Opinion

A look at Egypt’s education misconceptions

A look at Egypt’s education misconceptions

firstdayofschool

By Islam El-Kenawy, Aswat Masriya

From the day you are born, you are expected to grow up to be a holder of a bachelor’s degree of some sorts. They teach you that anything different is less; there isn’t even an option of not going to a university to attain your mighty academic degree. That is the light at the beginning of your life as an average Egyptian. You could almost hear your parents say, “My son is growing up to be a great doctor/engineer!” before you can understand what any of those words mean.

In our community, be it recently or years ago, the idea of deciding not to go to college is considered taboo; an insult to yourself and your family. Even those who spend their entire childhood and teenage years playing a sport, putting all their life into it, are often forced -be it indirectly or not – to put it on “hold” and go to college, where their sports career will most likely meet its demise for good.

This is not the only elitist aspect of our middle class – and higher – community that we face with an open heart and zero objections. While almost anywhere in the world it’s highly encouraged to find a job while studying; be it waitressing at a cafe, or any form of menial work, you are very unlikely to see a student here, or anyone from a middle class family accept a job of “that kind.” The kind they categorize as unacceptable, the kind they believe is not respectable enough of a job. The real problem is that the youth would not even dare to think of getting a job like that unless they desperately have to, because it’s implanted in our heads to think this way from the day we are born.

For example, the idea of working as a waitress in our society when you’re a university student would leave a look of awe on most faces, even those who are not very wealthy and do need the financial help would not take it upon themselves. A classist society that categorizes jobs arbitrarily with discriminative ideologies is what we have to live in today.

A still from the short film: What do you dream of?
A still from the short film: What do you dream of?

You don’t have to hit rock bottom to start taking care of yourself, taking the initiative when you don’t need to is probably one of the most self-strengthening methods. Not only does it teach you plenty about your own capabilities, but it also destroys any sense of dependence you may have acquired over the years of spending your parents’ money. Yes, they are your parents, but that doesn’t resolve a conscience from the slightly obnoxious feelings of dependence you get every now and then.

It’s not a shame to choose something you prefer over higher education, and it should not be considered taboo. The wallet emptying years of endless studying you could spend to get a degree of any sort of “higher education,” just to please your parents or the society’s glorified elitist views, will most likely yield you nothing but even more hardships in life. The average honourable doctor or engineer – the holy degrees to our parents – make less than a thousand pounds monthly in their first few years following graduation, if they’re lucky enough to find a job that is.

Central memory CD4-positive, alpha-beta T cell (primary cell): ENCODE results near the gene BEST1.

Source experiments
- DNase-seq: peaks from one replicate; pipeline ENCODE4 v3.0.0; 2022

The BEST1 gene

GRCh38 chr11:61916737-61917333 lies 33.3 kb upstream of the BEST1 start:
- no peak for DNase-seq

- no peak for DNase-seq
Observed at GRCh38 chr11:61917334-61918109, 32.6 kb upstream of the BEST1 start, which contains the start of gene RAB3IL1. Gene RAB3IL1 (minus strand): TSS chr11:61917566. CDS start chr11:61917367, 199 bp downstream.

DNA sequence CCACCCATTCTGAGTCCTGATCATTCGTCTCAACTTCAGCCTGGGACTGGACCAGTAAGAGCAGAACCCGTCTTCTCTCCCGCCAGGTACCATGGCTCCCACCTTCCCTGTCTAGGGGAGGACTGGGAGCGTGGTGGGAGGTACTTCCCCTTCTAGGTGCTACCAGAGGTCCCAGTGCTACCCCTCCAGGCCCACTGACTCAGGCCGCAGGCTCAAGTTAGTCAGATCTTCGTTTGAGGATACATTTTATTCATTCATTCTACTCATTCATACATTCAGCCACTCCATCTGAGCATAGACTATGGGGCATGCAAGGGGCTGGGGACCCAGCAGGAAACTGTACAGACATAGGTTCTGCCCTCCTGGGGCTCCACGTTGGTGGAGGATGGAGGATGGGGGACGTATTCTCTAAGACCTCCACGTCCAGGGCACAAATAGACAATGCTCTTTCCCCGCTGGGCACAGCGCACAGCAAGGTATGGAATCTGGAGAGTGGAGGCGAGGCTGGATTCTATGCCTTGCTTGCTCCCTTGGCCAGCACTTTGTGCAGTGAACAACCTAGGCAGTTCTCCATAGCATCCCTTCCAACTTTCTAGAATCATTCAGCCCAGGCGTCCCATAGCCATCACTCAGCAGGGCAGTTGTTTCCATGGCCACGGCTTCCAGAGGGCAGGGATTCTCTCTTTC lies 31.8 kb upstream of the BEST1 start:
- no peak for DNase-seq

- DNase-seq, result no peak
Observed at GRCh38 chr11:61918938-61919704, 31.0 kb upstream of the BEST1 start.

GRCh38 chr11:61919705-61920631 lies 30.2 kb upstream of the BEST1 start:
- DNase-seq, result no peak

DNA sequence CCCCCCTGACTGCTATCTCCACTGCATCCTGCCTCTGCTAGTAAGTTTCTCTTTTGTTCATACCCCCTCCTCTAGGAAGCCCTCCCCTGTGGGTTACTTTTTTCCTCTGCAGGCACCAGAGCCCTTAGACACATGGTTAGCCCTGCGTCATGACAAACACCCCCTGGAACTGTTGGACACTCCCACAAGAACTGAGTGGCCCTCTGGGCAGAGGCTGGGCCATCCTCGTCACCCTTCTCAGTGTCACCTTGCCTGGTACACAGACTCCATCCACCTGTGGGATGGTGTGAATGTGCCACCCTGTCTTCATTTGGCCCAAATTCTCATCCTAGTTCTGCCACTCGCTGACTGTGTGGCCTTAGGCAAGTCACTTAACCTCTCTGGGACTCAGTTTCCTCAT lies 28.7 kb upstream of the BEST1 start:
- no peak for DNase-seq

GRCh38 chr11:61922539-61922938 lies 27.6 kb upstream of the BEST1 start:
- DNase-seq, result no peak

Isn’t it enough that we look down on an artistic craft like carpentry for example? Are we that much of a hypocritical society, to keep looking down on skill requiring crafts and encourage our youth to steer away from it? How many people out there would have found their passion in carpentry if they were exposed to it without being told, whether directly or indirectly, that it should never be their choice?

Egyptian hand-crafting items at Khan El-Khalili
Egyptian hand-crafting items at Khan El-Khalili

Whether you finish your so-called “higher education” degree with the highest grades, choose not to go to college at all, or simply pick the unpopular option of developing a craft, it all comes down to picking what you truly want. That does include both the option of picking what you love and/or what you think would be best suited for you, as long as you do not let the misinformed judgmental opinions of our elitist community influence your decision.

Having a forced habit of needing to pick your career of choice right after you finish high school does not help at all either. Not everyone is capable of knowing what they truly want by the age of 16-18; it should also not be taboo to choose to be on an educational hiatus until you figure out what you want.

Regardless of how many victims of those predefined ideologies are out there, it’s almost always never too late to go for a change.

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  • Yolanda Moerkens

    If all of us going to be doctor or lawyer, who will take our garbage, who will drive our taxi, help us in supermarket and so on. Not all kids have the potential to go to university and we should let them choose to and everybody, all kinds of work and jos is necessary in our community.

    • michael

      I agree with you totally , we in Australia ,most student work odd job by the age of 14-16,(supermarket,food store,handymen, etc) the majorities end up not need a higher education to survive, a big majority of these student end up having their own business and make more income that the one finishing the universities.

  • Parents, and the society as a whole, must learn of individual child’s intrinsic talents and nurture them. Certainly not every teenager at the age of 16-18 is capable of knowing what they want to become in later life. They must not be coerced into a wrong career choice, the repercussions of which could last a whole life time. Mustapha Tahir. 27, May 2014.

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Aswat Masriya is a Thomson Reuters Foundation-sponsored website that covers Egypt's transition to democracy. en.aswatmasriya.com

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